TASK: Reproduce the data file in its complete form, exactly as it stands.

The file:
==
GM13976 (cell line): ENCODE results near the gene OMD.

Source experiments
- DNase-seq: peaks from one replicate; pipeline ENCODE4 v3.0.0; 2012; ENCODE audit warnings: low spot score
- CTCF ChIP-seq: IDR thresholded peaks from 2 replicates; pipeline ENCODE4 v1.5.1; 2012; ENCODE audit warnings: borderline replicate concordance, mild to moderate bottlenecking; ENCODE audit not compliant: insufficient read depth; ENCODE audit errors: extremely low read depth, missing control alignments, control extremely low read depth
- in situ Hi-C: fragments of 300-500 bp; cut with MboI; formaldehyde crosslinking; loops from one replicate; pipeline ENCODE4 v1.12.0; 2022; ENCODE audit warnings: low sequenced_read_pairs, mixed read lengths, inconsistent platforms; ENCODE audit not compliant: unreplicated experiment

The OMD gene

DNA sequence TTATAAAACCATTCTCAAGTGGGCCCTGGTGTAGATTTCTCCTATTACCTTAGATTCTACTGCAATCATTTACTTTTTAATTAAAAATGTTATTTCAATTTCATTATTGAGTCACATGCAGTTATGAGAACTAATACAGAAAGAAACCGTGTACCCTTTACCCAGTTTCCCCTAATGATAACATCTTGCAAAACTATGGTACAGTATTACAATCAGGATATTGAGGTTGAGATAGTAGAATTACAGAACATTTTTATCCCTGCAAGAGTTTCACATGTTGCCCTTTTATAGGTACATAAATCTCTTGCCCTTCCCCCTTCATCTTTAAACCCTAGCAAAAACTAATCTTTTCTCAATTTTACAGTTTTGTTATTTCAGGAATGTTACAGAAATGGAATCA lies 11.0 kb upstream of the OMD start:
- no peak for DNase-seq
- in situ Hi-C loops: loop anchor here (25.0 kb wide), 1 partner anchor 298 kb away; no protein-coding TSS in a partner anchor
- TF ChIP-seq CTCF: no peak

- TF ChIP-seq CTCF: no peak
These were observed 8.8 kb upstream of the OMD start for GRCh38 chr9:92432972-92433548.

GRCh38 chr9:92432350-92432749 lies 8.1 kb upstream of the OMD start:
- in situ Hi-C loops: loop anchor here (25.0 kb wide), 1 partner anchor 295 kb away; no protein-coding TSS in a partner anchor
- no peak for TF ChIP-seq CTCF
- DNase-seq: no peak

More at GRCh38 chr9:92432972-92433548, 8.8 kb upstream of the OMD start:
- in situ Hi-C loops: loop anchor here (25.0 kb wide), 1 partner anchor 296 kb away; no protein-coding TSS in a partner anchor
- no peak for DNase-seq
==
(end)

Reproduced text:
GM13976 (cell line): ENCODE results near the gene OMD.

Source experiments
- DNase-seq: peaks from one replicate; pipeline ENCODE4 v3.0.0; 2012; ENCODE audit warnings: low spot score
- CTCF ChIP-seq: IDR thresholded peaks from 2 replicates; pipeline ENCODE4 v1.5.1; 2012; ENCODE audit warnings: borderline replicate concordance, mild to moderate bottlenecking; ENCODE audit not compliant: insufficient read depth; ENCODE audit errors: extremely low read depth, missing control alignments, control extremely low read depth
- in situ Hi-C: fragments of 300-500 bp; cut with MboI; formaldehyde crosslinking; loops from one replicate; pipeline ENCODE4 v1.12.0; 2022; ENCODE audit warnings: low sequenced_read_pairs, mixed read lengths, inconsistent platforms; ENCODE audit not compliant: unreplicated experiment

The OMD gene

DNA sequence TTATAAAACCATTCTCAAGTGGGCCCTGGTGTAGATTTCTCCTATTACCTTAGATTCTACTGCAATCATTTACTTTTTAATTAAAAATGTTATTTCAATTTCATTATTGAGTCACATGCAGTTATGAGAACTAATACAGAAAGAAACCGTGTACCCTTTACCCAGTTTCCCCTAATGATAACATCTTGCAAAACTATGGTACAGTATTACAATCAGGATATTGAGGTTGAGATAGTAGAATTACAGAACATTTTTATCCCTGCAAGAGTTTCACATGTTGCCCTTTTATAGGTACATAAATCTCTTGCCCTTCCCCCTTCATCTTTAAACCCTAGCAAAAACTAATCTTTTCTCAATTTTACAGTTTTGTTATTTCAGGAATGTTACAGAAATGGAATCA lies 11.0 kb upstream of the OMD start:
- no peak for DNase-seq
- in situ Hi-C loops: loop anchor here (25.0 kb wide), 1 partner anchor 298 kb away; no protein-coding TSS in a partner anchor
- TF ChIP-seq CTCF: no peak

- TF ChIP-seq CTCF: no peak
These were observed 8.8 kb upstream of the OMD start for GRCh38 chr9:92432972-92433548.

GRCh38 chr9:92432350-92432749 lies 8.1 kb upstream of the OMD start:
- in situ Hi-C loops: loop anchor here (25.0 kb wide), 1 partner anchor 295 kb away; no protein-coding TSS in a partner anchor
- no peak for TF ChIP-seq CTCF
- DNase-seq: no peak

More at GRCh38 chr9:92432972-92433548, 8.8 kb upstream of the OMD start:
- in situ Hi-C loops: loop anchor here (25.0 kb wide), 1 partner anchor 296 kb away; no protein-coding TSS in a partner anchor
- no peak for DNase-seq